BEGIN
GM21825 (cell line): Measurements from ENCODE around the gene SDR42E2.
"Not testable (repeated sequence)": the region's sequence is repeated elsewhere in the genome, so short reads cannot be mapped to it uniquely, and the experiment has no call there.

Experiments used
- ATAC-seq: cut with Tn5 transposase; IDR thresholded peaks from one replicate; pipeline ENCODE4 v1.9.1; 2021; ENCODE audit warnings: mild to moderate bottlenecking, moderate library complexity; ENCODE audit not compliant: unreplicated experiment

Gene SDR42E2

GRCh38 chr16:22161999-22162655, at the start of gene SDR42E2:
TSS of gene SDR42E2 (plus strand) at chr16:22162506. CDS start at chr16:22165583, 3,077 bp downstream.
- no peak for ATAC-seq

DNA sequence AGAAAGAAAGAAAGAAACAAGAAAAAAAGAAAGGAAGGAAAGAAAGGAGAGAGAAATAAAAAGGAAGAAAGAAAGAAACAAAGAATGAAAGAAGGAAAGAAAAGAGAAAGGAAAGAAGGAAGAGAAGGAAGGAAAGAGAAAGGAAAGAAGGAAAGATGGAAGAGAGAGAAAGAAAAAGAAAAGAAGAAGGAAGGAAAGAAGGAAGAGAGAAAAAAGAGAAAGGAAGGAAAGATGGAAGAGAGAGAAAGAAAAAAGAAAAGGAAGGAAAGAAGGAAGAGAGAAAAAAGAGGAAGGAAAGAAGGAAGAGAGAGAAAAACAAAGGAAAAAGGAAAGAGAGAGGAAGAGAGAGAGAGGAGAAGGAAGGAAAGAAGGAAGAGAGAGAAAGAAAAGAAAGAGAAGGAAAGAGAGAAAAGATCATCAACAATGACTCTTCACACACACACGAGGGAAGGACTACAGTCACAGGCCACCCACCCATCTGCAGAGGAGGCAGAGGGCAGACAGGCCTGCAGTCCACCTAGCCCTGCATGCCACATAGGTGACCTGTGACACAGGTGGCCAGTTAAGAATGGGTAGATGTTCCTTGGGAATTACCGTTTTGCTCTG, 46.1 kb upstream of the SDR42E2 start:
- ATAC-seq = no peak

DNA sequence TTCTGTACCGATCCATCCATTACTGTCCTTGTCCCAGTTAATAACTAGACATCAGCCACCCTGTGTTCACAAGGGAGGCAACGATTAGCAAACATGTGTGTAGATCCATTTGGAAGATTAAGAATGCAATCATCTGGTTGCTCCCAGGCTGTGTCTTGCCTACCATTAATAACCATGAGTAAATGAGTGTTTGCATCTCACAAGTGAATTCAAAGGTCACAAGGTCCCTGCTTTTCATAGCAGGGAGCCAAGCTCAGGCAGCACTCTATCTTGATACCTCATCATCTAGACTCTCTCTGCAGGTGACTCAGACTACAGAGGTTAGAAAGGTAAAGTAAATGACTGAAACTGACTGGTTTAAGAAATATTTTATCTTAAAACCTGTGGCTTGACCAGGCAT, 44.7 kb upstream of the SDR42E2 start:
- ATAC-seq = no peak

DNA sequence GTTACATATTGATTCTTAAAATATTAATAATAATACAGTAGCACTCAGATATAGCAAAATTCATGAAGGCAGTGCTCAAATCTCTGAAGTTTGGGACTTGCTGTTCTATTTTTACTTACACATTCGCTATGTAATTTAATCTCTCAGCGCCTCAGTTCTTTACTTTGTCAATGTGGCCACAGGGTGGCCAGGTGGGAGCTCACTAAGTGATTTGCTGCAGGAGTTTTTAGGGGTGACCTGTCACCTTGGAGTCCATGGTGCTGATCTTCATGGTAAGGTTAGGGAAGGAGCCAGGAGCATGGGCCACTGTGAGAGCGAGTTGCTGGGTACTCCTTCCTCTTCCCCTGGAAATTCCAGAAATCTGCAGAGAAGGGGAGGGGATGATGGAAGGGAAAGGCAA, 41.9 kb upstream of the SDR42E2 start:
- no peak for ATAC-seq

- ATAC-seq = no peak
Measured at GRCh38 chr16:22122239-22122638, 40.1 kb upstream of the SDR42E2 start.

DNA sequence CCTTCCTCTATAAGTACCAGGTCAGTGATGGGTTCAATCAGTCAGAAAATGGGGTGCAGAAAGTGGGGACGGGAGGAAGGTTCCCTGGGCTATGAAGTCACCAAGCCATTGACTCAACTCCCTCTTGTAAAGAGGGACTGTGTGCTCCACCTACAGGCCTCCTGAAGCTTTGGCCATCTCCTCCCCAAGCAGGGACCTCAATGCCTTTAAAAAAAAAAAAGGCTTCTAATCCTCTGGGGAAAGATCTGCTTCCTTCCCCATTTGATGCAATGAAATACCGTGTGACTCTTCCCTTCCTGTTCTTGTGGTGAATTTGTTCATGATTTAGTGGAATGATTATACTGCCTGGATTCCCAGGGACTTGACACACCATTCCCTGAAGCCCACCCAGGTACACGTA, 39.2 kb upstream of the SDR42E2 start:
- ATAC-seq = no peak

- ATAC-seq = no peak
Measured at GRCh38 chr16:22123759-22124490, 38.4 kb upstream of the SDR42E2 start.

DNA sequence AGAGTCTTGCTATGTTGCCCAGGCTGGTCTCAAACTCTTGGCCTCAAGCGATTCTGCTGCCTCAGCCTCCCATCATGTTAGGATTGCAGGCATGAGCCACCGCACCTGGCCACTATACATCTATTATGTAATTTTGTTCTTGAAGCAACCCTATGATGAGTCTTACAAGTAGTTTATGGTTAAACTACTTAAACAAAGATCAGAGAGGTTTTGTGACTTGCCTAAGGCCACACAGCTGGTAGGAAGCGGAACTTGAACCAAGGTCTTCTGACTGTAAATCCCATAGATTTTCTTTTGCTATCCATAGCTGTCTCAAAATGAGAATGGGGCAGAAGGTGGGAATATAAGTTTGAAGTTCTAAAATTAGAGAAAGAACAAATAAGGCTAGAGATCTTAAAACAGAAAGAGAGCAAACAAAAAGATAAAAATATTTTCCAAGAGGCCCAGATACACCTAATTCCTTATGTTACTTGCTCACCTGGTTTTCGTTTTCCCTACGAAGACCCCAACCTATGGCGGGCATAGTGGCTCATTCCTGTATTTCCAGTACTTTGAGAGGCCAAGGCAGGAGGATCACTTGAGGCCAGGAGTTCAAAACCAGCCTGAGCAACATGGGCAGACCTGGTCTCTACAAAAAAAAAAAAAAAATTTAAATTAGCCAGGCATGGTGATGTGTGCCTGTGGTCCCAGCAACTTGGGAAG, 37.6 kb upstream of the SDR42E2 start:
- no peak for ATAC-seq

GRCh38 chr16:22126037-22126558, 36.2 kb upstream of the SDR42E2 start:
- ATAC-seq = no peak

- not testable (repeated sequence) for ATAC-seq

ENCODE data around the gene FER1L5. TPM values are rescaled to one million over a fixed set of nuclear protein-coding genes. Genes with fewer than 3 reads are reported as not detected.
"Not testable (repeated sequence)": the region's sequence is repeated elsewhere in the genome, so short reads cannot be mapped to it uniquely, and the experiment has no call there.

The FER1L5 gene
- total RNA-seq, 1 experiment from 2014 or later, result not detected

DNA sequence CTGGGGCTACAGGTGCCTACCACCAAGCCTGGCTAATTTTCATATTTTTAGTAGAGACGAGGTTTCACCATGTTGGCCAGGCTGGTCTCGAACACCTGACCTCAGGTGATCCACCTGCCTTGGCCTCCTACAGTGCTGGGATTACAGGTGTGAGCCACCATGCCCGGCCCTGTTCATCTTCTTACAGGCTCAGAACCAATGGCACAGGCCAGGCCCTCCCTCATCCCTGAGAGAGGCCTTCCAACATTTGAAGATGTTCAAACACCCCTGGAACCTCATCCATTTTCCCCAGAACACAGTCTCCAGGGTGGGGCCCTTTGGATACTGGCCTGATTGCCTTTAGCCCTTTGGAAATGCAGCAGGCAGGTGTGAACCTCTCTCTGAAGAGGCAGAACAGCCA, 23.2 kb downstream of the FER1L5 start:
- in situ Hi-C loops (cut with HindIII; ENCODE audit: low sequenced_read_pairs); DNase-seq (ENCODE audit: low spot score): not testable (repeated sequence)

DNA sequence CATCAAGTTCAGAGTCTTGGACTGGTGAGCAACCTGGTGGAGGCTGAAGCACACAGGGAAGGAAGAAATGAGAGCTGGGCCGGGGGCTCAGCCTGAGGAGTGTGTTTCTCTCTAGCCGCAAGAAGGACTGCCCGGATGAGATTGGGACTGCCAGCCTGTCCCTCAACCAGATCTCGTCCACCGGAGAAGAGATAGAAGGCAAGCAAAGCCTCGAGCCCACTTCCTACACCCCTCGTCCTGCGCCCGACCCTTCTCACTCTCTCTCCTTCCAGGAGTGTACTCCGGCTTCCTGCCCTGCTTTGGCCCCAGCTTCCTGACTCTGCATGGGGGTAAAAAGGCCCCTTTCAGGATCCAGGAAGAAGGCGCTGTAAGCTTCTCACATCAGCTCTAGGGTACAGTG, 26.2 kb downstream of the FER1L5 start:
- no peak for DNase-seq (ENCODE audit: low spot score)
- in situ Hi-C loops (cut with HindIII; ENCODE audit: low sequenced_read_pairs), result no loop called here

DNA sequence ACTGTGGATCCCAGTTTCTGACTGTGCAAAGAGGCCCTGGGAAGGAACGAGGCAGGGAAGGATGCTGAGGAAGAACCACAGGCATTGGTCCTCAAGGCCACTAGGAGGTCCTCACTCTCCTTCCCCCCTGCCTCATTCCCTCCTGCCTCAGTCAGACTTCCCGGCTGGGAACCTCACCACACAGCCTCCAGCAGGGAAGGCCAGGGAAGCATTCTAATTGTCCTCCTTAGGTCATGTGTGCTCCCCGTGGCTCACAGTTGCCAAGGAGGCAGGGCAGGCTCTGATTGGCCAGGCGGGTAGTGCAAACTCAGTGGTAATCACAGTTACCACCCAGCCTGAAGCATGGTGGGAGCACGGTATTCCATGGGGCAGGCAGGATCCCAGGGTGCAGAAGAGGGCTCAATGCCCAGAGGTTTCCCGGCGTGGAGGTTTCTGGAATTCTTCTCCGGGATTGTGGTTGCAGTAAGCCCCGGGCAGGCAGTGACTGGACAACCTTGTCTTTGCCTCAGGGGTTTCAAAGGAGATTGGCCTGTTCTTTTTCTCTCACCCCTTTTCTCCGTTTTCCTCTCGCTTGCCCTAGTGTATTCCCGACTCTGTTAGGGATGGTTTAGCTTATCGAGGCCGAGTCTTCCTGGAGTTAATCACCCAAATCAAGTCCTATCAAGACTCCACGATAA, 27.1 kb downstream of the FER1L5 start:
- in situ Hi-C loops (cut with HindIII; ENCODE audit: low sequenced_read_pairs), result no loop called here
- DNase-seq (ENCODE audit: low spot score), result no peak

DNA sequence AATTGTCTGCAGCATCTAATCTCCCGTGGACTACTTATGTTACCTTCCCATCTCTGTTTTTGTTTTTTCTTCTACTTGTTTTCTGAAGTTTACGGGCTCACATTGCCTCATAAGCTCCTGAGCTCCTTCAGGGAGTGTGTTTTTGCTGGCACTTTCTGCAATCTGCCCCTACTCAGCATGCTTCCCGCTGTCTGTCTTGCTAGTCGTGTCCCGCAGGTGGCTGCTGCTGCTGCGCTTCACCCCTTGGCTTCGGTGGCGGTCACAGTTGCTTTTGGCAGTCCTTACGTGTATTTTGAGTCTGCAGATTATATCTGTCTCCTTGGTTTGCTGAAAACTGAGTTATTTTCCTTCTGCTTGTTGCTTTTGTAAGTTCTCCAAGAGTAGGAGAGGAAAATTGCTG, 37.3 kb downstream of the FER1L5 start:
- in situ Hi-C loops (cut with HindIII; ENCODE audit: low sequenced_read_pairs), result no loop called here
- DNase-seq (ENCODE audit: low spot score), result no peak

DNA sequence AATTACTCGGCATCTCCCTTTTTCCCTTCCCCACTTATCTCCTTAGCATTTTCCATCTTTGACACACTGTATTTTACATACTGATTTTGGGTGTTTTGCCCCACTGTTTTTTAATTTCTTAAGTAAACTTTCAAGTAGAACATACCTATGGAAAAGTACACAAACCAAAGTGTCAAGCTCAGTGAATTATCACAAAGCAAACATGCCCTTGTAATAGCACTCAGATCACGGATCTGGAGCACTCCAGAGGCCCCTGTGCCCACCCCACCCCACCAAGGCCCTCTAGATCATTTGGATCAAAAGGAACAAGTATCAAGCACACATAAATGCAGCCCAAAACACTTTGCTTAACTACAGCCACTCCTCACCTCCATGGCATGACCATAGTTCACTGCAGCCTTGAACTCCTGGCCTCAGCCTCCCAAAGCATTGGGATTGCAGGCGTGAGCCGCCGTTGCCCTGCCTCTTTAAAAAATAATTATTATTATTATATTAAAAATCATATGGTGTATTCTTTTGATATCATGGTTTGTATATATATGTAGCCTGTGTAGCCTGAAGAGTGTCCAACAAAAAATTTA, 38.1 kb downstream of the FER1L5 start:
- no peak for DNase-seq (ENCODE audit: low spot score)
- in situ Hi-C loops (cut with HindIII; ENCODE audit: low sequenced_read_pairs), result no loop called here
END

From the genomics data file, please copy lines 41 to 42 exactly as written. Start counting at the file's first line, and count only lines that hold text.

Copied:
DNA sequence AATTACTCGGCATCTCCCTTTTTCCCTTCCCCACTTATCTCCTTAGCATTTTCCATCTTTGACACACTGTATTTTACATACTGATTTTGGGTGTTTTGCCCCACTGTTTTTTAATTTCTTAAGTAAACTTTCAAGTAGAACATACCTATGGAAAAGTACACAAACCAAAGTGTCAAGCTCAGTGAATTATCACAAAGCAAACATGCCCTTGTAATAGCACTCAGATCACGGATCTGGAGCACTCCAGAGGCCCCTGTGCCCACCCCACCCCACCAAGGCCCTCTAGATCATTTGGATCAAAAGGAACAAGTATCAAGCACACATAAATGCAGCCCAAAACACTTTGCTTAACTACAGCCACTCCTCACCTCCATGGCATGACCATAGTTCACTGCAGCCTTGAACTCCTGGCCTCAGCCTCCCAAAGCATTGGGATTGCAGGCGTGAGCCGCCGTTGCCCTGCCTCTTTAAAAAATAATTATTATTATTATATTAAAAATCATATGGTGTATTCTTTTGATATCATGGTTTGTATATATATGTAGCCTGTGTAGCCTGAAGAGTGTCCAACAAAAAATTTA, 38.1 kb downstream of the FER1L5 start:
- no peak for DNase-seq (ENCODE audit: low spot score)